What is consciousness, and could machines have it?

What is consciousness, and could machines have it?

By Dehaene et al., Science 358, 486–492 (2017). The abstract:

“The controversial question of whether machines may ever be conscious must be based on a careful consideration of how consciousness arises in the only physical system that undoubtedly possesses it: the human brain. We suggest that the word “consciousness” conflates two different types of information-processing computations in the brain: the selection of information for global broadcasting, thus making it flexibly available for computation and report (C1, consciousness in the first sense), and the self-monitoring of those computations, leading to a subjective sense of certainty or error (C2, consciousness in the second sense). We argue that despite their recent successes, current machines are still mostly implementing computations that reflect unconscious processing (C0) in the human brain. We review the psychological and neural science of unconscious (C0) and conscious computations (C1 and C2) and outline how they may inspire novel machine architectures.”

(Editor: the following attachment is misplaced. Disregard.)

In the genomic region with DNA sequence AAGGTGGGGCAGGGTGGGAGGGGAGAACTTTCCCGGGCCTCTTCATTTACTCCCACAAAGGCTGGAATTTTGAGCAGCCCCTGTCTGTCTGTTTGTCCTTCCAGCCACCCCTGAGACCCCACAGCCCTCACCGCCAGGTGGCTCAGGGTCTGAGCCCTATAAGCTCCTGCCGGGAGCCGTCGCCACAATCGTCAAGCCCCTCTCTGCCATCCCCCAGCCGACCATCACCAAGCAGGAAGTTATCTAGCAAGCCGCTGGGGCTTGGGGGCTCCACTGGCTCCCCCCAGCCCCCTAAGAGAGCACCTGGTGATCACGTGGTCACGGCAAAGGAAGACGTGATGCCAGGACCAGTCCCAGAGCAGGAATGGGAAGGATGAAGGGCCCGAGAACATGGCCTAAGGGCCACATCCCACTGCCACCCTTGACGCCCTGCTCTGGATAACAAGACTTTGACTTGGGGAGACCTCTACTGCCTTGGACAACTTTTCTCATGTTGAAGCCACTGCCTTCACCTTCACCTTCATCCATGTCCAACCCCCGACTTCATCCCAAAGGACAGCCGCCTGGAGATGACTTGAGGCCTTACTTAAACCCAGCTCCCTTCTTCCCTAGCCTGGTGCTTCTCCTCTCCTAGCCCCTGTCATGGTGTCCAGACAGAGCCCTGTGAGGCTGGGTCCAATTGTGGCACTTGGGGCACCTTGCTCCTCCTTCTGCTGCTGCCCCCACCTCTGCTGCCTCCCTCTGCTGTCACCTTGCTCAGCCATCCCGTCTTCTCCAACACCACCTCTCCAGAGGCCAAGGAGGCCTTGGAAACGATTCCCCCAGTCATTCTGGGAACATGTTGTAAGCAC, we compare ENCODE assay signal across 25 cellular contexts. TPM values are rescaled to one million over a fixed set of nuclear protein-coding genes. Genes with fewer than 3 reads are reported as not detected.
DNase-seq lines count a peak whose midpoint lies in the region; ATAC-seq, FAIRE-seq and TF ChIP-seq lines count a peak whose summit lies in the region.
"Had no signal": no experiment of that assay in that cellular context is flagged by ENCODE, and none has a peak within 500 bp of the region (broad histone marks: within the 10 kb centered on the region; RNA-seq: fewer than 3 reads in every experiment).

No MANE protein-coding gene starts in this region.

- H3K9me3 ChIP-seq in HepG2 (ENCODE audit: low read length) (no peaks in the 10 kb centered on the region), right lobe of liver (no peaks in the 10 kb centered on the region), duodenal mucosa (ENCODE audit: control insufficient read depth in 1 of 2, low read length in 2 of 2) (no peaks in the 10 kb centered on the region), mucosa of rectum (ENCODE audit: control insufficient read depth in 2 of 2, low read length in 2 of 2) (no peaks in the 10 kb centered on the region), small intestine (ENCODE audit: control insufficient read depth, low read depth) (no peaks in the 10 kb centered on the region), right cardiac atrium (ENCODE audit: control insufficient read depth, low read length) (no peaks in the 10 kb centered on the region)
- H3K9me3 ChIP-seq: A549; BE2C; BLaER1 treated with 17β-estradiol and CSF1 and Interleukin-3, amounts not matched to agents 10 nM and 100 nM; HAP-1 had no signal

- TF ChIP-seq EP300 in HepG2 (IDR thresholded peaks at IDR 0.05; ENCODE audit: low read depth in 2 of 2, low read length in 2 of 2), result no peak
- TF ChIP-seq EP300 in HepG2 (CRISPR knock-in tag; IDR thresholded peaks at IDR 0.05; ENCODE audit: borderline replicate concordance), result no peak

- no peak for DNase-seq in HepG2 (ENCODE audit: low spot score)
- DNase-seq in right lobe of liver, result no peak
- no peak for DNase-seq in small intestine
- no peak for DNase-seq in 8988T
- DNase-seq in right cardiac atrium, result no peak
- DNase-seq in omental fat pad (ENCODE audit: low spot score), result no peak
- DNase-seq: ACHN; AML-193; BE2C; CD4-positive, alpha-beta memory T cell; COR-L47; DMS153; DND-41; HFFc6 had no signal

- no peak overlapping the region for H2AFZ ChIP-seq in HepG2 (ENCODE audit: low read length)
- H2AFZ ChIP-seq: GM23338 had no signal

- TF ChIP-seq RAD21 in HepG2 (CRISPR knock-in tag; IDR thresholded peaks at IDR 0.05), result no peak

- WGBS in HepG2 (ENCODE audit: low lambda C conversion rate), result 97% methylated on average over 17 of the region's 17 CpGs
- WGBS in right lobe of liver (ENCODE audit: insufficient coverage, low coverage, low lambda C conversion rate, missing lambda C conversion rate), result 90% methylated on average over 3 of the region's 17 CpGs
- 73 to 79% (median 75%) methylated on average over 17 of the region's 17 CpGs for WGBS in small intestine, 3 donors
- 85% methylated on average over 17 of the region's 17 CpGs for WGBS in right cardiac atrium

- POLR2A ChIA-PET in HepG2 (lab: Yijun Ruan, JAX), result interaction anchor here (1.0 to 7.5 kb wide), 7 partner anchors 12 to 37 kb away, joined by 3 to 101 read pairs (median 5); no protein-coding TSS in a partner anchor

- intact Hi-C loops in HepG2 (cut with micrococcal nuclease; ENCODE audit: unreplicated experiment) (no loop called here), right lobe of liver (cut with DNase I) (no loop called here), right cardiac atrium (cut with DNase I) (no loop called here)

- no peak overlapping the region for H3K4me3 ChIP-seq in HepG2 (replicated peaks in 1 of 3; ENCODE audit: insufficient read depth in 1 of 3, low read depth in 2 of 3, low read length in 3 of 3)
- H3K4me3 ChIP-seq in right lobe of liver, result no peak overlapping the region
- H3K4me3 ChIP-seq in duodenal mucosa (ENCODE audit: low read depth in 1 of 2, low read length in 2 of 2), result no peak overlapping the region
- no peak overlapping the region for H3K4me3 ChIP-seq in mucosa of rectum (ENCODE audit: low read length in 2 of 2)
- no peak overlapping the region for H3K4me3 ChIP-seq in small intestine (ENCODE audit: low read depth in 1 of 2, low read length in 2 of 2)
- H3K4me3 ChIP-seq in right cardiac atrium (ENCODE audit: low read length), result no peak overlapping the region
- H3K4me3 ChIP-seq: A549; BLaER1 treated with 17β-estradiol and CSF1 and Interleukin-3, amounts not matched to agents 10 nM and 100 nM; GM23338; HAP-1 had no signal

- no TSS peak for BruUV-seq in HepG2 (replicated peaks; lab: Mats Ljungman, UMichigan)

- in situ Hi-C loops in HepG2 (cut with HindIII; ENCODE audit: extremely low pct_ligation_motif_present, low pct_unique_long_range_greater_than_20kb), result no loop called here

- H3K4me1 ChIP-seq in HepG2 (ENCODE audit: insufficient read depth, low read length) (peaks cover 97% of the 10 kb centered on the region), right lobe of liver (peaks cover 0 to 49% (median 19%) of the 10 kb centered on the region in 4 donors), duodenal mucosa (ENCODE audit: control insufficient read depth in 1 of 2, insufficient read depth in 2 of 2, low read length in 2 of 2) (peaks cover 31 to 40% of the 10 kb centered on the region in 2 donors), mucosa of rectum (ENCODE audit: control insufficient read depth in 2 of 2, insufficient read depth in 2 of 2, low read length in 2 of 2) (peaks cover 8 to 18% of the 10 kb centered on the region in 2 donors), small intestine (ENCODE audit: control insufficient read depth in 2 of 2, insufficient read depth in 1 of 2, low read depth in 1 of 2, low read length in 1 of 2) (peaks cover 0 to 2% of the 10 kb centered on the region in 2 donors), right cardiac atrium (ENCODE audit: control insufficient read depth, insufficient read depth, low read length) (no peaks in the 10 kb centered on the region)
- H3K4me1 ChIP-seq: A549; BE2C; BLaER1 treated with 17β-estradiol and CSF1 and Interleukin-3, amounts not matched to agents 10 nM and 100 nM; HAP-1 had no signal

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M Harris

This is interesting. I checked the Albuquerque Public Library and found they have the paper and audio versions of Dehaene’s book, Consciousness and the Brain: Deciphering How the Brain Codes Our Thoughts. You can access the audio version with the hoopla app, which you download from the library website (https://abqlibrary.org/home) home page.

[…] Damasio‘s various forms of consciousness, from proto to core to narrative, as well as Dehaene‘s 2 forms. This Scientific American article reiterates at least the 2 different […]

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